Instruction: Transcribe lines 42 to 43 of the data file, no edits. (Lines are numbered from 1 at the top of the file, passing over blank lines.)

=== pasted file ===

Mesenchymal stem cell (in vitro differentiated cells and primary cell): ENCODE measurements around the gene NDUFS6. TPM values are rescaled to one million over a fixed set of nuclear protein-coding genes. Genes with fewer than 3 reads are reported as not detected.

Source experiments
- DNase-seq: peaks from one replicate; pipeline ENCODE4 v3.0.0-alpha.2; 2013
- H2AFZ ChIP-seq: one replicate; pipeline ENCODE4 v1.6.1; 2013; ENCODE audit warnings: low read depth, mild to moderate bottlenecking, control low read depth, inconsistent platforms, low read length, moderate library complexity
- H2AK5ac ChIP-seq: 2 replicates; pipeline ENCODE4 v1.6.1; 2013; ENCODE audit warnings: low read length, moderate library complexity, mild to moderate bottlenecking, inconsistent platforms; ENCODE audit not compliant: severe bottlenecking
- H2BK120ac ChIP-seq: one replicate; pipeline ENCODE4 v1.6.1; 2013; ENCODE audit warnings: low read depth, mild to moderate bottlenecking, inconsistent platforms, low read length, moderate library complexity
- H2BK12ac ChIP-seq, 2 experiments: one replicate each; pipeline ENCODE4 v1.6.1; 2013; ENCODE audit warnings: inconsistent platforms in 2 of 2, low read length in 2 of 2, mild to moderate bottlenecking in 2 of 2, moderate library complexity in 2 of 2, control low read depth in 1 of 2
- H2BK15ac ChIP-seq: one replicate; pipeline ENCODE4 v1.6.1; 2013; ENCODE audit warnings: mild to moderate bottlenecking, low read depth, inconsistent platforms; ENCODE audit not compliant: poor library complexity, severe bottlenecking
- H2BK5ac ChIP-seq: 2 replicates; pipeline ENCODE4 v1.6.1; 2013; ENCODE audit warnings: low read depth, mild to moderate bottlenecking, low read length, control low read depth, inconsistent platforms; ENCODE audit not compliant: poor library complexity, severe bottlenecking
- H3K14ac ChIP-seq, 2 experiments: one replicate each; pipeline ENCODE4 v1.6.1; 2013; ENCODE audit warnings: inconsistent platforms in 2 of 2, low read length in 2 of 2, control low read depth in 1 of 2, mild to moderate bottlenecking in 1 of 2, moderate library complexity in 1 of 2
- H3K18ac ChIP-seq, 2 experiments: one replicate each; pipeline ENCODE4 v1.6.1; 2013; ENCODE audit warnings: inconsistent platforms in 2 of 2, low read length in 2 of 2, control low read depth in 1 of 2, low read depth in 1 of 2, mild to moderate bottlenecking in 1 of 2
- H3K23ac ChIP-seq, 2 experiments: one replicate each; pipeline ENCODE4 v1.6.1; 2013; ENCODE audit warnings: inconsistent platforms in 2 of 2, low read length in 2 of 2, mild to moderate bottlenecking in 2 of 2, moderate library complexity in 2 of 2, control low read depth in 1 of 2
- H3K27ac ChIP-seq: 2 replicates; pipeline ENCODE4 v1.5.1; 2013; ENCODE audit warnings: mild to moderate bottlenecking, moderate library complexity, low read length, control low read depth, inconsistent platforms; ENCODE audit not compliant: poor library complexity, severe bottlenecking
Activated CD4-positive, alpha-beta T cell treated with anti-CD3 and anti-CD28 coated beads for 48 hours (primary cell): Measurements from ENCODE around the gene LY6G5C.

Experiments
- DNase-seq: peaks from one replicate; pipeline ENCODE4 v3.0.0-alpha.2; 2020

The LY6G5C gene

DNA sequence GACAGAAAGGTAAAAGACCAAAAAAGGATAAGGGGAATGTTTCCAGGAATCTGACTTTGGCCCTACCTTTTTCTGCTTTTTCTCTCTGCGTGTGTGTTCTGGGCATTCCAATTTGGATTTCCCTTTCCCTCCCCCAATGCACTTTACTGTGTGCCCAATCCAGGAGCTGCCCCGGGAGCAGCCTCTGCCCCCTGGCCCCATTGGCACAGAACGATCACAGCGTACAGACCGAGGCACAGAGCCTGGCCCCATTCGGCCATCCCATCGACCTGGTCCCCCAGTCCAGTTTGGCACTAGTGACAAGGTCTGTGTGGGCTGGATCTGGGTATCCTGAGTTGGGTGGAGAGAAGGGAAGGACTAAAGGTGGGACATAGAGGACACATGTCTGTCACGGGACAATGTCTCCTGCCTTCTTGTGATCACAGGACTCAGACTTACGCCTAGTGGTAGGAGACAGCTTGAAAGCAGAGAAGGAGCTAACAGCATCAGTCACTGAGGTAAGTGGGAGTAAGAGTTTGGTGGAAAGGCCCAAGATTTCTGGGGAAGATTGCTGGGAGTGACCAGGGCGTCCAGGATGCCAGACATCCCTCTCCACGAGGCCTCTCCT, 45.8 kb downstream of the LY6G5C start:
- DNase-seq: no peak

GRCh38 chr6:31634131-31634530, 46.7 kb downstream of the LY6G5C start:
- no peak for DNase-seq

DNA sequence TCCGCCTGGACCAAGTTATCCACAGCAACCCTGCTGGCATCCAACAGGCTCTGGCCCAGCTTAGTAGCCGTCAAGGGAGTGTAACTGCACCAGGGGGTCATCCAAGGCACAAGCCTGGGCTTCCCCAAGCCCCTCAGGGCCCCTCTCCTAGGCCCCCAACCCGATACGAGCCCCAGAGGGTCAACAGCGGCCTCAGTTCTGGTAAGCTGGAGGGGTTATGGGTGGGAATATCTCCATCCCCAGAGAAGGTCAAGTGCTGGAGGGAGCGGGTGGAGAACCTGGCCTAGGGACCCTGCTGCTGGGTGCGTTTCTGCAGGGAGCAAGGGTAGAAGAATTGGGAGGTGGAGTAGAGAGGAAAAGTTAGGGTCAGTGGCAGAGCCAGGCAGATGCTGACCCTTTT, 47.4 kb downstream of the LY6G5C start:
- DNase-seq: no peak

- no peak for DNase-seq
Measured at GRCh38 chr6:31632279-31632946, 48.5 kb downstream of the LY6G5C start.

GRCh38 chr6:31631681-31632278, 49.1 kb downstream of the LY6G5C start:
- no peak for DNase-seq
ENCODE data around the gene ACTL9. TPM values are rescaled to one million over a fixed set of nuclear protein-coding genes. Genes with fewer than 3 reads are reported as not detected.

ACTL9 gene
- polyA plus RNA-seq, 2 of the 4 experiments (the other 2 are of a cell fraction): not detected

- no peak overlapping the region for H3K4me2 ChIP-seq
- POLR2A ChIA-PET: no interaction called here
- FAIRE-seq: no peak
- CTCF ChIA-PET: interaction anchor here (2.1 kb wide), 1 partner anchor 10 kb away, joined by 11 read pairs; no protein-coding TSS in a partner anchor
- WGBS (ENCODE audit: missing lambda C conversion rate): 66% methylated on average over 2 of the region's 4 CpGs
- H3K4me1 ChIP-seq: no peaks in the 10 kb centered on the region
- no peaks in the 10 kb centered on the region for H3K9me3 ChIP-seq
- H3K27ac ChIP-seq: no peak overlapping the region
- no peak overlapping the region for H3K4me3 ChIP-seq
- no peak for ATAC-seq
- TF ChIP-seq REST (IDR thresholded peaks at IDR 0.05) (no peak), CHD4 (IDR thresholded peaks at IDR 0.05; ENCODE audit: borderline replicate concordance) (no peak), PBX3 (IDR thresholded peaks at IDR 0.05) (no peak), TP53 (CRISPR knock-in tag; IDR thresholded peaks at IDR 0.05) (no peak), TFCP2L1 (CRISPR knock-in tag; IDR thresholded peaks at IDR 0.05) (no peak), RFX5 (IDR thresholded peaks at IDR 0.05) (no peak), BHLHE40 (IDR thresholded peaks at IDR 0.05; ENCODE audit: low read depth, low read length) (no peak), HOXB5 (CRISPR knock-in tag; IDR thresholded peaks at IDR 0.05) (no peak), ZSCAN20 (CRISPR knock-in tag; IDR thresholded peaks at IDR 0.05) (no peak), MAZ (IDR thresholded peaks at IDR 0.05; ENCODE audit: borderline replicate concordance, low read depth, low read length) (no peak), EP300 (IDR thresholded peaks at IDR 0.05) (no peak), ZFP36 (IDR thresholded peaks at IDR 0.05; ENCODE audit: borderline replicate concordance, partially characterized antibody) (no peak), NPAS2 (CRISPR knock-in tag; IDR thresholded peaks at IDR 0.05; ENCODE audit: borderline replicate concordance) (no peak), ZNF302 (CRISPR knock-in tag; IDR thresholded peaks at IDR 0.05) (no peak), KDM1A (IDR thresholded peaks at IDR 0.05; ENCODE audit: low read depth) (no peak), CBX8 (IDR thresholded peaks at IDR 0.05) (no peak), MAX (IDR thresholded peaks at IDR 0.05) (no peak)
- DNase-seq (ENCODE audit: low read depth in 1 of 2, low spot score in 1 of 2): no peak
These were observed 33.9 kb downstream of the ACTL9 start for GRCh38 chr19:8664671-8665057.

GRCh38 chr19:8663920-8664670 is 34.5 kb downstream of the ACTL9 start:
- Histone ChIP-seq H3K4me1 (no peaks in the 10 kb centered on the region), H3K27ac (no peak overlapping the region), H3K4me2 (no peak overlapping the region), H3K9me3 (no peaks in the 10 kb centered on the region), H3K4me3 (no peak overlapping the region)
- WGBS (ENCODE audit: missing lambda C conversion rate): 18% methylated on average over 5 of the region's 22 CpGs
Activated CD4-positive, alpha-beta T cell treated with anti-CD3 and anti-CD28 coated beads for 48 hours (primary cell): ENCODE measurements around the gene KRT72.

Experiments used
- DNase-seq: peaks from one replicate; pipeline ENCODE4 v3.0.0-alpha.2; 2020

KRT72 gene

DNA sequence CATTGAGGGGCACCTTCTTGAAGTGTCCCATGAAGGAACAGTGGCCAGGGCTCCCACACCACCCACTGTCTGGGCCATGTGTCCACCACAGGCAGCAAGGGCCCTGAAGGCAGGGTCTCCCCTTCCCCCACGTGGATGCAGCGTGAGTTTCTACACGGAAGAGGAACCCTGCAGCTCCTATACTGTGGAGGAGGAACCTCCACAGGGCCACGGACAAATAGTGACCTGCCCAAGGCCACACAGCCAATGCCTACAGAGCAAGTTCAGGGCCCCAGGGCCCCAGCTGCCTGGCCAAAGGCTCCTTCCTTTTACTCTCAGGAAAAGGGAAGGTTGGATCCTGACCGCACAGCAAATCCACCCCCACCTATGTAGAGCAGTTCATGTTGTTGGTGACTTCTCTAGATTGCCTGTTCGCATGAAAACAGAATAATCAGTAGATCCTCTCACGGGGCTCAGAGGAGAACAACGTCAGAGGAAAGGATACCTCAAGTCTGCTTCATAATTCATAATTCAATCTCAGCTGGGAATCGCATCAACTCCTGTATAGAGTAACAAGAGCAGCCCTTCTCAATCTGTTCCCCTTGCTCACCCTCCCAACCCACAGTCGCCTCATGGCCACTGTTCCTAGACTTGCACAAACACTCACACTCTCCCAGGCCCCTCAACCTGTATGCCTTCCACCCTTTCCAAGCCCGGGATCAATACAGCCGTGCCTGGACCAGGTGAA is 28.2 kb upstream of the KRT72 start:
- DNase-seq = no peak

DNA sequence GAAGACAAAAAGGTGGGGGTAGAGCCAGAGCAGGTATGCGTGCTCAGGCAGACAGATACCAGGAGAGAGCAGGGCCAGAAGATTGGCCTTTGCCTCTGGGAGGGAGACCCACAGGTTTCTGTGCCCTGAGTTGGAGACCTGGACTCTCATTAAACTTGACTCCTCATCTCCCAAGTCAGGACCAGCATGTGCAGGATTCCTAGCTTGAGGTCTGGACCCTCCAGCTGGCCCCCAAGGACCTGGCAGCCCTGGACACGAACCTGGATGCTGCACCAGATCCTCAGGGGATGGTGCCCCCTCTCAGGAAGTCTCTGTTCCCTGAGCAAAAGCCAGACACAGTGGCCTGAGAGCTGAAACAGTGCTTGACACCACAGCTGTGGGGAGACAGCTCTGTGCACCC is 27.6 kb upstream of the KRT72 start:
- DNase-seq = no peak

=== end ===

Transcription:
- DNase-seq (ENCODE audit: low read depth in 1 of 2, low spot score in 1 of 2): no peak
These were observed 33.9 kb downstream of the ACTL9 start for GRCh38 chr19:8664671-8665057.